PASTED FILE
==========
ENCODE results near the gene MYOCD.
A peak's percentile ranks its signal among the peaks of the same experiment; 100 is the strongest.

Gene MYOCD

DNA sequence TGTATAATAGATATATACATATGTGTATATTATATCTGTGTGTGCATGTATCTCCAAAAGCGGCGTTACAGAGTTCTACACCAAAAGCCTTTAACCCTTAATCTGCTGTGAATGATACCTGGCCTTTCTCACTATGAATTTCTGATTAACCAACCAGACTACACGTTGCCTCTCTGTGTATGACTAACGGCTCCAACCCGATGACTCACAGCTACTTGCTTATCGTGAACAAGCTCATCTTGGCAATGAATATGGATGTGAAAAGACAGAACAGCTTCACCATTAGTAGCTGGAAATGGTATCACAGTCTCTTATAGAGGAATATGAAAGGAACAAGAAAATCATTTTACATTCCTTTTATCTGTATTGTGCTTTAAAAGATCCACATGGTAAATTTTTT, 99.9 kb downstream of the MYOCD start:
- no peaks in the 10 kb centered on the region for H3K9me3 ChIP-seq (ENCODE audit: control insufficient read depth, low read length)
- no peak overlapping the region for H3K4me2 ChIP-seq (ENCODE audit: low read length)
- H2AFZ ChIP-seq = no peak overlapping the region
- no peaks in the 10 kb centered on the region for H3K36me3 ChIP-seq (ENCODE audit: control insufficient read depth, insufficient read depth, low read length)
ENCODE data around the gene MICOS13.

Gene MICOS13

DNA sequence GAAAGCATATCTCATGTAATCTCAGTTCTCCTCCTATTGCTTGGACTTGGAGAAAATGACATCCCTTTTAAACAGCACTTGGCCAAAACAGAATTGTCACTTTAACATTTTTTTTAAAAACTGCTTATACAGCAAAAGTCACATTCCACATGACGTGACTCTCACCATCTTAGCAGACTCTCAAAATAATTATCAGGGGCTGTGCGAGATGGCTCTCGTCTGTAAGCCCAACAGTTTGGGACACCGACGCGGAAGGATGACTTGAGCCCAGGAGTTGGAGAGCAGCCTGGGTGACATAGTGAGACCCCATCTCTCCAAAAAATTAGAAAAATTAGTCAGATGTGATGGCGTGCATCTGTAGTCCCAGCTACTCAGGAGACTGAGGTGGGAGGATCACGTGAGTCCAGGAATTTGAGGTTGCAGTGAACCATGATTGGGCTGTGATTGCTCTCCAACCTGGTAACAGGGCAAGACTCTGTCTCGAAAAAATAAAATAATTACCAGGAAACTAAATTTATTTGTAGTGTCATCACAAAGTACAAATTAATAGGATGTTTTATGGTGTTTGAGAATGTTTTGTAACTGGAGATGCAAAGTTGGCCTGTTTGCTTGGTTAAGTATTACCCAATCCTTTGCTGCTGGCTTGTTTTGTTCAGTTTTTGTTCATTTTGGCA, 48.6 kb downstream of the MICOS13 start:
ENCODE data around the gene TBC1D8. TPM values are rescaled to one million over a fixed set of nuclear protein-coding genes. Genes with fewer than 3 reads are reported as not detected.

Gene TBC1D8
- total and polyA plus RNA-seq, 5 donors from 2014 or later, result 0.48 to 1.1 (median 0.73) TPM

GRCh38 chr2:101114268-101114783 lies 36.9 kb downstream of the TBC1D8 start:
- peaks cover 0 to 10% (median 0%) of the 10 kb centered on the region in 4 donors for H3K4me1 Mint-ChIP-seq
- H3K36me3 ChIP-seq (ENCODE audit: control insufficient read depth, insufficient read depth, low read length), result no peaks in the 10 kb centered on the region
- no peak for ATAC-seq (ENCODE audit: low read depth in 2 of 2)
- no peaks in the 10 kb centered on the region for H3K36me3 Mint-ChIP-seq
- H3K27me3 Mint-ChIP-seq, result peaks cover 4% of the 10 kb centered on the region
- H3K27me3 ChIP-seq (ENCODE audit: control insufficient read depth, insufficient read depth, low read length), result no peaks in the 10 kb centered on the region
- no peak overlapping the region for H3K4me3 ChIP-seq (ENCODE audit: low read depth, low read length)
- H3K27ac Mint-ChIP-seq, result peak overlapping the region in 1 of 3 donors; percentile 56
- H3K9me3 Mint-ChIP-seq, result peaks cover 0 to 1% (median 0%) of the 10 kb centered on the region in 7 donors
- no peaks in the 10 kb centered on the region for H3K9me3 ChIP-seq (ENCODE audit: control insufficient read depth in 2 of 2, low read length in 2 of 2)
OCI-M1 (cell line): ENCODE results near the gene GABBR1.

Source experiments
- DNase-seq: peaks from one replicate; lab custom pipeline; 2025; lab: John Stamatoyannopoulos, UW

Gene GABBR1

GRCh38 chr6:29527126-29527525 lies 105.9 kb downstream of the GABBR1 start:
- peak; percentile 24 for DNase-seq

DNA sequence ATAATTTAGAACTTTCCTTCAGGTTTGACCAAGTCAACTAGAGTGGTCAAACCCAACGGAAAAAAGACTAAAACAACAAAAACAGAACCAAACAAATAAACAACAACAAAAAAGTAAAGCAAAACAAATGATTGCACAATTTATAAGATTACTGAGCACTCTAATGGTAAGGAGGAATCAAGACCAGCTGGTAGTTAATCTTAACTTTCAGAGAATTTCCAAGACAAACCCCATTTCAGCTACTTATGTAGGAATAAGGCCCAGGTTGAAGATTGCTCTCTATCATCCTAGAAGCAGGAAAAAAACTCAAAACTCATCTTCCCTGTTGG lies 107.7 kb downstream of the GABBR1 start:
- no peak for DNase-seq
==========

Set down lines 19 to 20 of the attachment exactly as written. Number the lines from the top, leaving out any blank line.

- no peaks in the 10 kb centered on the region for H3K36me3 Mint-ChIP-seq
- H3K27me3 Mint-ChIP-seq, result peaks cover 4% of the 10 kb centered on the region